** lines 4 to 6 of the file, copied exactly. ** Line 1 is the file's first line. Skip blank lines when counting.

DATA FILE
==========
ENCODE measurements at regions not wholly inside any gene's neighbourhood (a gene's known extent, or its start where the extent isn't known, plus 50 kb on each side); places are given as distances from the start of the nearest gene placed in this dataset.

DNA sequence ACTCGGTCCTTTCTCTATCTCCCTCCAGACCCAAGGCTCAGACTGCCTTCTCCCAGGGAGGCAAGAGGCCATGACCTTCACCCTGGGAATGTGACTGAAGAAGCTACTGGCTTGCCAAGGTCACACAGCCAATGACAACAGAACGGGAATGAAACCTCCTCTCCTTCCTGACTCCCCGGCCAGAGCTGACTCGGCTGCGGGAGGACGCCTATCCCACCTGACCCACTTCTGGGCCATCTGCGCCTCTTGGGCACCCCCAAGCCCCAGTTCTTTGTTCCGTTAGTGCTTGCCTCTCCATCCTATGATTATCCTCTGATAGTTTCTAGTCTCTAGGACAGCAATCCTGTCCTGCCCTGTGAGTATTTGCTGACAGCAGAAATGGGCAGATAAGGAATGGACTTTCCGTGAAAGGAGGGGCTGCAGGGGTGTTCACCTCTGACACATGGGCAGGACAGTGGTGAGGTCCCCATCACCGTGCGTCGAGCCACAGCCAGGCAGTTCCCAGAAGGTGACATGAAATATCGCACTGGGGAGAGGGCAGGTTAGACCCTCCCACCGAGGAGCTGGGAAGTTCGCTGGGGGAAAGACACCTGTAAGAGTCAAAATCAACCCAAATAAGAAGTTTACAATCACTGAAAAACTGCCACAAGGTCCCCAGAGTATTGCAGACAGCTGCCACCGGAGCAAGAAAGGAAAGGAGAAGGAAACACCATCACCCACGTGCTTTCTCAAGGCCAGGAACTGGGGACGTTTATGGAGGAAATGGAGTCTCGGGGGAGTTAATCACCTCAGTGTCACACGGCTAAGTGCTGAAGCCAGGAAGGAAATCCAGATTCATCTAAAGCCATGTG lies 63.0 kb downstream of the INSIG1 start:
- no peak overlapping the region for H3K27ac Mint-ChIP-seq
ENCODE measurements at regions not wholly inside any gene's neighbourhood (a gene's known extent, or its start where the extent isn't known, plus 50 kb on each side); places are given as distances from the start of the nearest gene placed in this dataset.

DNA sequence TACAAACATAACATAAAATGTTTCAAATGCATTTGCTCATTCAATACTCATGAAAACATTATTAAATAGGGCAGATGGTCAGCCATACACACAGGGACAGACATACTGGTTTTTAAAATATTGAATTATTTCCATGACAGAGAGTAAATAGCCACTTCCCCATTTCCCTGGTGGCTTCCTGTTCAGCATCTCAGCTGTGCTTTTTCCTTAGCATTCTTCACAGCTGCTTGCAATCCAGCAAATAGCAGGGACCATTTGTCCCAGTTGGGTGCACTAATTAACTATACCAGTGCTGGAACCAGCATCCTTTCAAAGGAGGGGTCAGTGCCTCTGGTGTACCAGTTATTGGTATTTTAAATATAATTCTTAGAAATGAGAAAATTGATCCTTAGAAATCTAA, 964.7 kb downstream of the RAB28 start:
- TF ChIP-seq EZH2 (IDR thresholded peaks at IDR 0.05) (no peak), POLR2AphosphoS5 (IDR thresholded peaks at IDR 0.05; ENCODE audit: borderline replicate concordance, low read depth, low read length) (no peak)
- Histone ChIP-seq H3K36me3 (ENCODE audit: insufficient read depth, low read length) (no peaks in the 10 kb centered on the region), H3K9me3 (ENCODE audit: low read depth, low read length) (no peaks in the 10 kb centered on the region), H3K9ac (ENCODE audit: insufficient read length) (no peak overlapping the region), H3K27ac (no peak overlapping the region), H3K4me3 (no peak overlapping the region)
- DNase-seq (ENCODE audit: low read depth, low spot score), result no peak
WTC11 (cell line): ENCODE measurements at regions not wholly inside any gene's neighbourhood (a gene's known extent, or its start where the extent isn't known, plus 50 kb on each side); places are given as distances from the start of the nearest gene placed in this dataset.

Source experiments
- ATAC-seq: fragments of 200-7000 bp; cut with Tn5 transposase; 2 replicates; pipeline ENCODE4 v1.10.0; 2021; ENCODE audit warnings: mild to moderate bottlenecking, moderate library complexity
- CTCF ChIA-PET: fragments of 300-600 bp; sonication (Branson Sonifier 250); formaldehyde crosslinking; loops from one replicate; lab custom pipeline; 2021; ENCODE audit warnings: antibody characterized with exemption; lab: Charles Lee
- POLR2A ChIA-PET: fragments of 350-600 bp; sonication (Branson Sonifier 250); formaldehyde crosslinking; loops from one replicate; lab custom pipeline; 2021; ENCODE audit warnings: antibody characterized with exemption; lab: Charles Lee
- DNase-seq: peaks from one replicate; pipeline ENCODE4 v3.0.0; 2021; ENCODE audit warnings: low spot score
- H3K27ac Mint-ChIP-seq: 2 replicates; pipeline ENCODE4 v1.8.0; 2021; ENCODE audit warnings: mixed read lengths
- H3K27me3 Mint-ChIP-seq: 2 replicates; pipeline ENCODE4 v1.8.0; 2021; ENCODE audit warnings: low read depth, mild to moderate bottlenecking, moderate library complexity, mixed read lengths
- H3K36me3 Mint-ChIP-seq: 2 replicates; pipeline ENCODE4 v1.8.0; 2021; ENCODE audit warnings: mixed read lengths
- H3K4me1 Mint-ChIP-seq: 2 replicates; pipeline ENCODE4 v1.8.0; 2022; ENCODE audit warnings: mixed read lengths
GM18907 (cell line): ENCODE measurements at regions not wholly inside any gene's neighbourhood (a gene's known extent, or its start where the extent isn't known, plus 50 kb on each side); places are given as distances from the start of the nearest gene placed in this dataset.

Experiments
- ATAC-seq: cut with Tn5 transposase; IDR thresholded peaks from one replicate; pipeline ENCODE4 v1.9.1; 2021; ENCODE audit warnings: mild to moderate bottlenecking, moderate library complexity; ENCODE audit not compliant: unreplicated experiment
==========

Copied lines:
ENCODE measurements at regions not wholly inside any gene's neighbourhood (a gene's known extent, or its start where the extent isn't known, plus 50 kb on each side); places are given as distances from the start of the nearest gene placed in this dataset.

DNA sequence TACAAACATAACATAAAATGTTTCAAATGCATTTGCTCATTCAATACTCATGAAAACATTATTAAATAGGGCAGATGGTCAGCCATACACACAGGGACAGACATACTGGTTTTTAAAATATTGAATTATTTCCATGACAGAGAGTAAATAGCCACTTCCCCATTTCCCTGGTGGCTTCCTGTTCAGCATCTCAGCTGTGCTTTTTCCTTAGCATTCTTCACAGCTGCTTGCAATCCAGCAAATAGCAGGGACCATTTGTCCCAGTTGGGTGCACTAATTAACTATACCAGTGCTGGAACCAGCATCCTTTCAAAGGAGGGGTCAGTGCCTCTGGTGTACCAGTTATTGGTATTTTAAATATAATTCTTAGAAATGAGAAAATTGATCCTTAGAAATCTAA, 964.7 kb downstream of the RAB28 start:
- TF ChIP-seq EZH2 (IDR thresholded peaks at IDR 0.05) (no peak), POLR2AphosphoS5 (IDR thresholded peaks at IDR 0.05; ENCODE audit: borderline replicate concordance, low read depth, low read length) (no peak)